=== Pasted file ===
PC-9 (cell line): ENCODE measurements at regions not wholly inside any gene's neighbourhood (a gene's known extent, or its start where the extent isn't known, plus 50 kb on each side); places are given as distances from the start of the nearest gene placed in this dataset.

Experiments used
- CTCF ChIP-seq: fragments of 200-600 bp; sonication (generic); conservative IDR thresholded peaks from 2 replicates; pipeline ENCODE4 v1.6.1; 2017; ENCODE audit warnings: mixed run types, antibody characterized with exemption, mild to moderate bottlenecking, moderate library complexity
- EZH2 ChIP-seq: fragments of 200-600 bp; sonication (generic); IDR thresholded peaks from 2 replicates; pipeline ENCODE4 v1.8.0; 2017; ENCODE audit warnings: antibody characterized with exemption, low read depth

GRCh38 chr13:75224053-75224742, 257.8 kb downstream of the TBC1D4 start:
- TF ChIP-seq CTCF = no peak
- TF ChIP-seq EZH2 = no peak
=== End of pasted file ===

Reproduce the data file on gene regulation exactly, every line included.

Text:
PC-9 (cell line): ENCODE measurements at regions not wholly inside any gene's neighbourhood (a gene's known extent, or its start where the extent isn't known, plus 50 kb on each side); places are given as distances from the start of the nearest gene placed in this dataset.

Experiments used
- CTCF ChIP-seq: fragments of 200-600 bp; sonication (generic); conservative IDR thresholded peaks from 2 replicates; pipeline ENCODE4 v1.6.1; 2017; ENCODE audit warnings: mixed run types, antibody characterized with exemption, mild to moderate bottlenecking, moderate library complexity
- EZH2 ChIP-seq: fragments of 200-600 bp; sonication (generic); IDR thresholded peaks from 2 replicates; pipeline ENCODE4 v1.8.0; 2017; ENCODE audit warnings: antibody characterized with exemption, low read depth

GRCh38 chr13:75224053-75224742, 257.8 kb downstream of the TBC1D4 start:
- TF ChIP-seq CTCF = no peak
- TF ChIP-seq EZH2 = no peak